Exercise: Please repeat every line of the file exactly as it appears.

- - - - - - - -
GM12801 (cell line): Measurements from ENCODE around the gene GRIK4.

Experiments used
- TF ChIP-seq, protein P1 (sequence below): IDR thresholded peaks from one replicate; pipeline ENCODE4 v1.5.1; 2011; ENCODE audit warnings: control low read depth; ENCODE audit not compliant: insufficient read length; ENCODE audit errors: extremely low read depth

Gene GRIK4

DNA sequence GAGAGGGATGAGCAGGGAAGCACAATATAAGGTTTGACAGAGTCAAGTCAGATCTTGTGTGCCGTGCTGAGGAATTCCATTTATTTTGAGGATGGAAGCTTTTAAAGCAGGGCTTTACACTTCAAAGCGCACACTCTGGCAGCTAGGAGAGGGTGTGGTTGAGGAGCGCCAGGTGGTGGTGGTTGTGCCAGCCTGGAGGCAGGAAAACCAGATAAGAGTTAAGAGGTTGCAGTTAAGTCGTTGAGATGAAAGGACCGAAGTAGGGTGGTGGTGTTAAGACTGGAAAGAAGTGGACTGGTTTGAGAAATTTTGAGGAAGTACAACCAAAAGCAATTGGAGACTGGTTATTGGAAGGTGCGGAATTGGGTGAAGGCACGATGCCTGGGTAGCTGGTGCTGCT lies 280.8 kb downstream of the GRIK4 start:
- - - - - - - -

GM12801 (cell line): Measurements from ENCODE around the gene GRIK4.

Experiments used
- TF ChIP-seq, protein P1 (sequence below): IDR thresholded peaks from one replicate; pipeline ENCODE4 v1.5.1; 2011; ENCODE audit warnings: control low read depth; ENCODE audit not compliant: insufficient read length; ENCODE audit errors: extremely low read depth

Gene GRIK4

DNA sequence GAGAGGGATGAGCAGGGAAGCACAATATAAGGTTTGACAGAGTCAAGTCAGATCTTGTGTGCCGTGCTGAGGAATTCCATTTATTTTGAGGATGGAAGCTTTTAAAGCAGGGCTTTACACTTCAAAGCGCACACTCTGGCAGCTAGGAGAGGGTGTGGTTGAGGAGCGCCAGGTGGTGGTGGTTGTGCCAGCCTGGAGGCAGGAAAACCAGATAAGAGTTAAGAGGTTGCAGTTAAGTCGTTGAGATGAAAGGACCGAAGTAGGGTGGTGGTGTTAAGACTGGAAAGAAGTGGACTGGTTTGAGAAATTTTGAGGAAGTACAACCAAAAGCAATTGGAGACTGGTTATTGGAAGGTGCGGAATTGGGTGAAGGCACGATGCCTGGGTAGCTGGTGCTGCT lies 280.8 kb downstream of the GRIK4 start: